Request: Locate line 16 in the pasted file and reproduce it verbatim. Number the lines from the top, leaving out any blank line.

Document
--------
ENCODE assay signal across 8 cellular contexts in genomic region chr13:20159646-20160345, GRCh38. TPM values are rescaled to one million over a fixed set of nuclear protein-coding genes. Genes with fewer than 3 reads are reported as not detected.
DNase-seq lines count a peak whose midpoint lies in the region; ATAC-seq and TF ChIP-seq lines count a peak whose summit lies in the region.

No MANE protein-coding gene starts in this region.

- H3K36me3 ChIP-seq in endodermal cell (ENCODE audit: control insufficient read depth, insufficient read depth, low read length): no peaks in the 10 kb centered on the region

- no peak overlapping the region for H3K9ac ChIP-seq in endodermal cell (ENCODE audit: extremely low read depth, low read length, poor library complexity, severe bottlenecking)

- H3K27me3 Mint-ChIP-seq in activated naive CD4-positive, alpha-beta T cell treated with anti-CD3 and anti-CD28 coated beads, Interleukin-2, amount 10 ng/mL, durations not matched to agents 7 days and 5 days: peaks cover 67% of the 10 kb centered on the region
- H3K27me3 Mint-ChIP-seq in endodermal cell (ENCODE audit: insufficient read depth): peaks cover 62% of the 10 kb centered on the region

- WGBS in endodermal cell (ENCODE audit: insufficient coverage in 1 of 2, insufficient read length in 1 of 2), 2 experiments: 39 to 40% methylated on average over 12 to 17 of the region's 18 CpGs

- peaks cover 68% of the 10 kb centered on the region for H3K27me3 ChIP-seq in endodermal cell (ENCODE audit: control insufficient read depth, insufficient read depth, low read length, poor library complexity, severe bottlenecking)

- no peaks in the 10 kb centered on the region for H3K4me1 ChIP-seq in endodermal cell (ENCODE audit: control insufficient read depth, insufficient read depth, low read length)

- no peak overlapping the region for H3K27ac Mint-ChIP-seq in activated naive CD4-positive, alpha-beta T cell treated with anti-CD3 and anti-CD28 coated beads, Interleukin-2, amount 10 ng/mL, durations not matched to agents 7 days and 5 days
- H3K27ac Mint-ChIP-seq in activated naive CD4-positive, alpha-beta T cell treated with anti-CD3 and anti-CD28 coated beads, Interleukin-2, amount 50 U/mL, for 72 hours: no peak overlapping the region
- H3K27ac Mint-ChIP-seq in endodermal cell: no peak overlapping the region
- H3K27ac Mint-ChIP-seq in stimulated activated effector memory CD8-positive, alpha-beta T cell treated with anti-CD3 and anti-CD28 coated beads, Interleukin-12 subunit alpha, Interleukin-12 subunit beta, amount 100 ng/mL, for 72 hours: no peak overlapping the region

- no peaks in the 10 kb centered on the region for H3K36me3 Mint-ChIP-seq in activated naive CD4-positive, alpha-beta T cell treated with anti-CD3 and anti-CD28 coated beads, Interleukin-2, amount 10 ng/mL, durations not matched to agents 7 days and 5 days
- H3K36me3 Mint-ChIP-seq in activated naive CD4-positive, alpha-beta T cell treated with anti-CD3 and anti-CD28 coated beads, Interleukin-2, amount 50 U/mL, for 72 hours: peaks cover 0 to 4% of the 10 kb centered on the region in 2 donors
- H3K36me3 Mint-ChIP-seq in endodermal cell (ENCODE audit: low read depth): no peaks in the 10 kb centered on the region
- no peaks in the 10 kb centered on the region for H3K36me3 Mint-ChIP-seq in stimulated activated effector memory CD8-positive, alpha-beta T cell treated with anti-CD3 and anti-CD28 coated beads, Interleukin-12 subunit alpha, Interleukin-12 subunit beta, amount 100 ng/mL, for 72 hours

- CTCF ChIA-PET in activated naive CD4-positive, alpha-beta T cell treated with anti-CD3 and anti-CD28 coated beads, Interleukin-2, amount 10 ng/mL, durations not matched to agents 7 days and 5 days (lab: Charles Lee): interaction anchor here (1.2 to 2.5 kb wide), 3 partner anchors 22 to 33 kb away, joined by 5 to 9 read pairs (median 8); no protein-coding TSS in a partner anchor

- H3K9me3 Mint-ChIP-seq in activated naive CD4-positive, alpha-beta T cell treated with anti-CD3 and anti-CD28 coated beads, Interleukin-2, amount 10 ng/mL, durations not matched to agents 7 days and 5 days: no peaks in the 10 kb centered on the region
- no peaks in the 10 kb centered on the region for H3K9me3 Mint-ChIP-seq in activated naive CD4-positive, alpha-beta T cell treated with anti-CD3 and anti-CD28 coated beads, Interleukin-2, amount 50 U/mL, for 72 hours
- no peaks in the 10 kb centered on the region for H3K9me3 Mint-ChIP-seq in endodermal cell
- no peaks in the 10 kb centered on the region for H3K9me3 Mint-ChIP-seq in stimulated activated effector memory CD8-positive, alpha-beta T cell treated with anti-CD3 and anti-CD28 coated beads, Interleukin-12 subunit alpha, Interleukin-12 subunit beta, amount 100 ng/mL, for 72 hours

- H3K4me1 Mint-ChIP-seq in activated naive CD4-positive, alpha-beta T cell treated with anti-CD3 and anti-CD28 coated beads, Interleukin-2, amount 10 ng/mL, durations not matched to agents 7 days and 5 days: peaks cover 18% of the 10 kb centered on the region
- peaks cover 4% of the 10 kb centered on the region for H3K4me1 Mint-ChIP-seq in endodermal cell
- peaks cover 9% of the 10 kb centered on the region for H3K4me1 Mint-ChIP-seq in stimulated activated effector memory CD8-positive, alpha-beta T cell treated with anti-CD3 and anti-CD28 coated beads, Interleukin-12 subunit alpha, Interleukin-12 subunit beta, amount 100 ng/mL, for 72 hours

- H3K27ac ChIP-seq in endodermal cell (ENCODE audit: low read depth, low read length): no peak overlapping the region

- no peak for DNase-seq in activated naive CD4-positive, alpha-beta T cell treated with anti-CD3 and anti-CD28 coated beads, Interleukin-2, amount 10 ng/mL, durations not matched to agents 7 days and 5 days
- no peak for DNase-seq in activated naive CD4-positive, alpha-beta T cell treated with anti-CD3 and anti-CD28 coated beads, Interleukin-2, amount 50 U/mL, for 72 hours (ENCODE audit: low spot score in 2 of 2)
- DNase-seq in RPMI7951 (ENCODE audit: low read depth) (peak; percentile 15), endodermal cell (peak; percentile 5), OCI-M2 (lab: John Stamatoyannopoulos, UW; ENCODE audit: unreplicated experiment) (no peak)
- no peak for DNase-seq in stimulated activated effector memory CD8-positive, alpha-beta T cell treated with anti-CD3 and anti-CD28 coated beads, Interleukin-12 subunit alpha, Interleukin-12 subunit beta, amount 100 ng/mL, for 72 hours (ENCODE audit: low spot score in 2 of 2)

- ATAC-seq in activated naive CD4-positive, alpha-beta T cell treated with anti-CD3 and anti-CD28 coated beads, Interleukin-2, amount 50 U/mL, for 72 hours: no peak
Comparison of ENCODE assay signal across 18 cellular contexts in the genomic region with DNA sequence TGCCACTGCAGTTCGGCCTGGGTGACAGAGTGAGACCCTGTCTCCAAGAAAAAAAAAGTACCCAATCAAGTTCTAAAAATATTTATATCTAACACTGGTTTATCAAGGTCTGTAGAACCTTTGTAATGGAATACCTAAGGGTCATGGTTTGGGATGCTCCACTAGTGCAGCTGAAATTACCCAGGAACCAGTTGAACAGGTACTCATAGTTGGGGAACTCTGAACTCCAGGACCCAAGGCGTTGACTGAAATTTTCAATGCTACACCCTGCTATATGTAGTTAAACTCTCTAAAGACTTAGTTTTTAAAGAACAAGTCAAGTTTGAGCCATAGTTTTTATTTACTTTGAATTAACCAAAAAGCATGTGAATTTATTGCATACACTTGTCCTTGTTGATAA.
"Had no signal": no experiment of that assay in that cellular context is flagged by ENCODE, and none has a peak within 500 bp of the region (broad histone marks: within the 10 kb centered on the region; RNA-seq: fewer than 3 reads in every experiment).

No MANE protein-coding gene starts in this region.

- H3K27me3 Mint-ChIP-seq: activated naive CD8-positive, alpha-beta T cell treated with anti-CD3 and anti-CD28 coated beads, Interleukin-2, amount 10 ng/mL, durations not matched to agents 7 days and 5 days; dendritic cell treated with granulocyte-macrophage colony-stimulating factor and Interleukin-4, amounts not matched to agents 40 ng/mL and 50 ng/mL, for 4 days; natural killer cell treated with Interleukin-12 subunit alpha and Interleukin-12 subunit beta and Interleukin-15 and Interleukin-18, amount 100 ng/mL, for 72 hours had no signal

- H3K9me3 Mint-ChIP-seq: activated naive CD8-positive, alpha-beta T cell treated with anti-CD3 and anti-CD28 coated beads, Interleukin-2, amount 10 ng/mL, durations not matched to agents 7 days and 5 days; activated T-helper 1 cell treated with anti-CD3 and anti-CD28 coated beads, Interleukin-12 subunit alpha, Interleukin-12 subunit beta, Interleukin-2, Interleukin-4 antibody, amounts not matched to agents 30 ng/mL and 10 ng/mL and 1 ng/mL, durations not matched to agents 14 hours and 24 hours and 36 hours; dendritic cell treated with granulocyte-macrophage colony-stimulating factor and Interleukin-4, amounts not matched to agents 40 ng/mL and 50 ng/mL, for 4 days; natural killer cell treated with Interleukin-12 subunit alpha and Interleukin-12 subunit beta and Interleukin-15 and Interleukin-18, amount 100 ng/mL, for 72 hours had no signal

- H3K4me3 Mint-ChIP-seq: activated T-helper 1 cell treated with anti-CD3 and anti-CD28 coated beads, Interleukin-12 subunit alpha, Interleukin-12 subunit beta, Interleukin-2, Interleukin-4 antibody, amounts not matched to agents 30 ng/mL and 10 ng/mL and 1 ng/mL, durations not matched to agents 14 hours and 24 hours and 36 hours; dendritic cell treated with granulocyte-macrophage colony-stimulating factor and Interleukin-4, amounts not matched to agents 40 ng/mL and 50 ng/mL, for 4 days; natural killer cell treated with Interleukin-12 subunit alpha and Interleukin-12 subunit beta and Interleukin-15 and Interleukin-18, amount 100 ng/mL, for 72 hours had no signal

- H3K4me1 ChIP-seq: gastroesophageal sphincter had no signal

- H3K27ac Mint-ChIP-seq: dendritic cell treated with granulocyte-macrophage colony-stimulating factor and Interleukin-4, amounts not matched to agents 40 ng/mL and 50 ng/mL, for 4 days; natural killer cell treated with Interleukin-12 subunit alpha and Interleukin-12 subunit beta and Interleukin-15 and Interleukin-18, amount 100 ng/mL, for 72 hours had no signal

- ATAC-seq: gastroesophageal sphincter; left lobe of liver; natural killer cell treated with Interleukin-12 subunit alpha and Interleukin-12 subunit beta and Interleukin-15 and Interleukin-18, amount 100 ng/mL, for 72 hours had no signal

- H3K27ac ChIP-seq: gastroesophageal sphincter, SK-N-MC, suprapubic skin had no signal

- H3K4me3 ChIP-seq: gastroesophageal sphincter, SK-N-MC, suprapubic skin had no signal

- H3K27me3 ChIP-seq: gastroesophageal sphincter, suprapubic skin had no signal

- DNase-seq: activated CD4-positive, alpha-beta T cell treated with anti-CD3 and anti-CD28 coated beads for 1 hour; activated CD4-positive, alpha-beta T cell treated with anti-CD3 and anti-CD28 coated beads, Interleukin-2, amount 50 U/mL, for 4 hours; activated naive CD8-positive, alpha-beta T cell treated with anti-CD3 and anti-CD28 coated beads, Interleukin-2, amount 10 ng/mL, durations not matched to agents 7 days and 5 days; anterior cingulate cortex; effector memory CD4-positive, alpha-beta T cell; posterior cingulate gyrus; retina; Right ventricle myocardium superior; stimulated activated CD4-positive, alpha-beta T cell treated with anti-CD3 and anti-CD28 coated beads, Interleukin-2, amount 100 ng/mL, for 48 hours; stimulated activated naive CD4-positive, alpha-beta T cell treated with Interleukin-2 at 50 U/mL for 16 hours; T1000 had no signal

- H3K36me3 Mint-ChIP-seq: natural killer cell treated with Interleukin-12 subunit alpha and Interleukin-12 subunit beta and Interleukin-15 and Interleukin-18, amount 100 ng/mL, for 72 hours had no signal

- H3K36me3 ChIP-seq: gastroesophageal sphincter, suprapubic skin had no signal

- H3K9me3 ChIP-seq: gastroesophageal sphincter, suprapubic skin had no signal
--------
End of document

- H3K36me3 Mint-ChIP-seq in activated naive CD4-positive, alpha-beta T cell treated with anti-CD3 and anti-CD28 coated beads, Interleukin-2, amount 50 U/mL, for 72 hours: peaks cover 0 to 4% of the 10 kb centered on the region in 2 donors